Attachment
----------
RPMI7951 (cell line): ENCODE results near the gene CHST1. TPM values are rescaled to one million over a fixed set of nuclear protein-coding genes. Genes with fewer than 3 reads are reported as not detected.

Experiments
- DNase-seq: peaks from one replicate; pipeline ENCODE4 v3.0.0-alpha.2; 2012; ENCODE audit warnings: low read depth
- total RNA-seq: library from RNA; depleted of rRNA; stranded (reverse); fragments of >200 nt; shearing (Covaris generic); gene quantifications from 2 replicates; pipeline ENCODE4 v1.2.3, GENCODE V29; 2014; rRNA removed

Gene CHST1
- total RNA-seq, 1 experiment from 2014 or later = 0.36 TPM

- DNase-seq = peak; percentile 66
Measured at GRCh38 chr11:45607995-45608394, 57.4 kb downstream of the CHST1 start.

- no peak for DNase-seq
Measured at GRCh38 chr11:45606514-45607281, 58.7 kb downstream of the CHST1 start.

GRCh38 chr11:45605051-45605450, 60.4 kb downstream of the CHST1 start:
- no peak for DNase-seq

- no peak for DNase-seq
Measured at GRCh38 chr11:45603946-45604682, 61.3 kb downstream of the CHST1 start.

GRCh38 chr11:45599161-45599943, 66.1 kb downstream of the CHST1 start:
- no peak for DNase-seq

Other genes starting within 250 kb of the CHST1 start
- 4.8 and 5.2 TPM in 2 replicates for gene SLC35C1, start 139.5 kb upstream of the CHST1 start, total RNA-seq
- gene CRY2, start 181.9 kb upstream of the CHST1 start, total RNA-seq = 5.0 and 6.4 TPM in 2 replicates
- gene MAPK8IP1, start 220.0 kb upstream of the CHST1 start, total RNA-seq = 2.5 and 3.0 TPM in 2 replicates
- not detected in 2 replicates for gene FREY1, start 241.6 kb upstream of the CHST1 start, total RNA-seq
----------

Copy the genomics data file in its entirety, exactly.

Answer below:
RPMI7951 (cell line): ENCODE results near the gene CHST1. TPM values are rescaled to one million over a fixed set of nuclear protein-coding genes. Genes with fewer than 3 reads are reported as not detected.

Experiments
- DNase-seq: peaks from one replicate; pipeline ENCODE4 v3.0.0-alpha.2; 2012; ENCODE audit warnings: low read depth
- total RNA-seq: library from RNA; depleted of rRNA; stranded (reverse); fragments of >200 nt; shearing (Covaris generic); gene quantifications from 2 replicates; pipeline ENCODE4 v1.2.3, GENCODE V29; 2014; rRNA removed

Gene CHST1
- total RNA-seq, 1 experiment from 2014 or later = 0.36 TPM

- DNase-seq = peak; percentile 66
Measured at GRCh38 chr11:45607995-45608394, 57.4 kb downstream of the CHST1 start.

- no peak for DNase-seq
Measured at GRCh38 chr11:45606514-45607281, 58.7 kb downstream of the CHST1 start.

GRCh38 chr11:45605051-45605450, 60.4 kb downstream of the CHST1 start:
- no peak for DNase-seq

- no peak for DNase-seq
Measured at GRCh38 chr11:45603946-45604682, 61.3 kb downstream of the CHST1 start.

GRCh38 chr11:45599161-45599943, 66.1 kb downstream of the CHST1 start:
- no peak for DNase-seq

Other genes starting within 250 kb of the CHST1 start
- 4.8 and 5.2 TPM in 2 replicates for gene SLC35C1, start 139.5 kb upstream of the CHST1 start, total RNA-seq
- gene CRY2, start 181.9 kb upstream of the CHST1 start, total RNA-seq = 5.0 and 6.4 TPM in 2 replicates
- gene MAPK8IP1, start 220.0 kb upstream of the CHST1 start, total RNA-seq = 2.5 and 3.0 TPM in 2 replicates
- not detected in 2 replicates for gene FREY1, start 241.6 kb upstream of the CHST1 start, total RNA-seq